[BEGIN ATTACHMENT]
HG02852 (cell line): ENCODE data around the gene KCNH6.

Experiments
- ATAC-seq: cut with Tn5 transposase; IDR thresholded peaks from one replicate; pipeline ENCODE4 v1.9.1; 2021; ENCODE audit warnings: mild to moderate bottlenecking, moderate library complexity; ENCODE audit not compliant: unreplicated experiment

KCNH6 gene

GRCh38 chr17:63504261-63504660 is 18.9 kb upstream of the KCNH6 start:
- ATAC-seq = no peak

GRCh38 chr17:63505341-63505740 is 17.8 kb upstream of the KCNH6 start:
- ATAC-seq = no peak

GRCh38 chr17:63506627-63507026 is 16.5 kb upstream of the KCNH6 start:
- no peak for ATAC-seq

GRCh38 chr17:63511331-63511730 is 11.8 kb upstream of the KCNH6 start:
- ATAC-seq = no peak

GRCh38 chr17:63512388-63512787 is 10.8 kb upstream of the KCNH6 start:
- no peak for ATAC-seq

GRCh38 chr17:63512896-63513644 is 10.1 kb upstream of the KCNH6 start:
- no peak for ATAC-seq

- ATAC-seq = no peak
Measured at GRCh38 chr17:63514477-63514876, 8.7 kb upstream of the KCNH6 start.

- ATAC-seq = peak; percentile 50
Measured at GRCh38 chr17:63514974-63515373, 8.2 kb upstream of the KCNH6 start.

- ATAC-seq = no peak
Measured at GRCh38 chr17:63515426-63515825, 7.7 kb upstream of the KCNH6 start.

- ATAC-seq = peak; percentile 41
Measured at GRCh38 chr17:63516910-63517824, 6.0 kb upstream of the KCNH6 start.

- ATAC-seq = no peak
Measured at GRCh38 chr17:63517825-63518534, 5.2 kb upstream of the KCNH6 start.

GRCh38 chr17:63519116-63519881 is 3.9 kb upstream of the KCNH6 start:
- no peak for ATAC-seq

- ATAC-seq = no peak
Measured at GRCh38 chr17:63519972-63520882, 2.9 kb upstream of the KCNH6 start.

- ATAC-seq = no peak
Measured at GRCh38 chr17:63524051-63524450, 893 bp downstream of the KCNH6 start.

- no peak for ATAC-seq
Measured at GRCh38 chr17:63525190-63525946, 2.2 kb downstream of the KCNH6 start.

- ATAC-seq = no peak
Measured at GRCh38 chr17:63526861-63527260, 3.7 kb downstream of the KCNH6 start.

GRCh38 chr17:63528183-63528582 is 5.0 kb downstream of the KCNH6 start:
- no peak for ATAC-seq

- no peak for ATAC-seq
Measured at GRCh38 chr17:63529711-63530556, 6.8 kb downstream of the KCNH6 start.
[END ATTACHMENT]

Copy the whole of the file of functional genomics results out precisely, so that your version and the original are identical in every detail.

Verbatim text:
HG02852 (cell line): ENCODE data around the gene KCNH6.

Experiments
- ATAC-seq: cut with Tn5 transposase; IDR thresholded peaks from one replicate; pipeline ENCODE4 v1.9.1; 2021; ENCODE audit warnings: mild to moderate bottlenecking, moderate library complexity; ENCODE audit not compliant: unreplicated experiment

KCNH6 gene

GRCh38 chr17:63504261-63504660 is 18.9 kb upstream of the KCNH6 start:
- ATAC-seq = no peak

GRCh38 chr17:63505341-63505740 is 17.8 kb upstream of the KCNH6 start:
- ATAC-seq = no peak

GRCh38 chr17:63506627-63507026 is 16.5 kb upstream of the KCNH6 start:
- no peak for ATAC-seq

GRCh38 chr17:63511331-63511730 is 11.8 kb upstream of the KCNH6 start:
- ATAC-seq = no peak

GRCh38 chr17:63512388-63512787 is 10.8 kb upstream of the KCNH6 start:
- no peak for ATAC-seq

GRCh38 chr17:63512896-63513644 is 10.1 kb upstream of the KCNH6 start:
- no peak for ATAC-seq

- ATAC-seq = no peak
Measured at GRCh38 chr17:63514477-63514876, 8.7 kb upstream of the KCNH6 start.

- ATAC-seq = peak; percentile 50
Measured at GRCh38 chr17:63514974-63515373, 8.2 kb upstream of the KCNH6 start.

- ATAC-seq = no peak
Measured at GRCh38 chr17:63515426-63515825, 7.7 kb upstream of the KCNH6 start.

- ATAC-seq = peak; percentile 41
Measured at GRCh38 chr17:63516910-63517824, 6.0 kb upstream of the KCNH6 start.

- ATAC-seq = no peak
Measured at GRCh38 chr17:63517825-63518534, 5.2 kb upstream of the KCNH6 start.

GRCh38 chr17:63519116-63519881 is 3.9 kb upstream of the KCNH6 start:
- no peak for ATAC-seq

- ATAC-seq = no peak
Measured at GRCh38 chr17:63519972-63520882, 2.9 kb upstream of the KCNH6 start.

- ATAC-seq = no peak
Measured at GRCh38 chr17:63524051-63524450, 893 bp downstream of the KCNH6 start.

- no peak for ATAC-seq
Measured at GRCh38 chr17:63525190-63525946, 2.2 kb downstream of the KCNH6 start.

- ATAC-seq = no peak
Measured at GRCh38 chr17:63526861-63527260, 3.7 kb downstream of the KCNH6 start.

GRCh38 chr17:63528183-63528582 is 5.0 kb downstream of the KCNH6 start:
- no peak for ATAC-seq

- no peak for ATAC-seq
Measured at GRCh38 chr17:63529711-63530556, 6.8 kb downstream of the KCNH6 start.